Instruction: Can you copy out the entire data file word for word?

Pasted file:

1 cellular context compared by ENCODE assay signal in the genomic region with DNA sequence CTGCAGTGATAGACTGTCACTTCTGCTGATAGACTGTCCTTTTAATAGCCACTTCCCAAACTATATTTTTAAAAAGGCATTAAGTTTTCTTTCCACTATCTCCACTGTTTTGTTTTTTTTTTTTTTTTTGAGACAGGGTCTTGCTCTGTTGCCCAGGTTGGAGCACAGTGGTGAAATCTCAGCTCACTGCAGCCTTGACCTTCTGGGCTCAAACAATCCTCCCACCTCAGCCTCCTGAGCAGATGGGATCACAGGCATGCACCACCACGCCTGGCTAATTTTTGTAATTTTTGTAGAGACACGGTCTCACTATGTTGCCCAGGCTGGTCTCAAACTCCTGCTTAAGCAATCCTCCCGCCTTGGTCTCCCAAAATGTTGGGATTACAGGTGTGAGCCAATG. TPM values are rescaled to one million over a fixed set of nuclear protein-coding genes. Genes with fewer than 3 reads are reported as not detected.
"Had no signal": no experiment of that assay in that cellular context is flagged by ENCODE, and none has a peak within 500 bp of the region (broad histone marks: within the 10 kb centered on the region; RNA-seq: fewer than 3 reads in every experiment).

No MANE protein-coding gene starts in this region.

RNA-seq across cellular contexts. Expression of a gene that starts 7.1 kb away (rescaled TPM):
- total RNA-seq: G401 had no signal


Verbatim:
1 cellular context compared by ENCODE assay signal in the genomic region with DNA sequence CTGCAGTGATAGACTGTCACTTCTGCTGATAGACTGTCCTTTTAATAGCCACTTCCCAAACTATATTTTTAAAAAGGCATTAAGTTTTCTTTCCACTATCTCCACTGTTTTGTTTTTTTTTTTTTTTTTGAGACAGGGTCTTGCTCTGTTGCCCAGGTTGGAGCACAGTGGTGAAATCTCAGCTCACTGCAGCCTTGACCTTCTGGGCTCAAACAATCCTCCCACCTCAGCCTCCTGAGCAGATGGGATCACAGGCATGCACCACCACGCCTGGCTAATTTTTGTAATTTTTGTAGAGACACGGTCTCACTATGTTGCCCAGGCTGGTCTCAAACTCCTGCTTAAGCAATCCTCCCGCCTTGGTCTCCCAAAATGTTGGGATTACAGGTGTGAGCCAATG. TPM values are rescaled to one million over a fixed set of nuclear protein-coding genes. Genes with fewer than 3 reads are reported as not detected.
"Had no signal": no experiment of that assay in that cellular context is flagged by ENCODE, and none has a peak within 500 bp of the region (broad histone marks: within the 10 kb centered on the region; RNA-seq: fewer than 3 reads in every experiment).

No MANE protein-coding gene starts in this region.

RNA-seq across cellular contexts. Expression of a gene that starts 7.1 kb away (rescaled TPM):
- total RNA-seq: G401 had no signal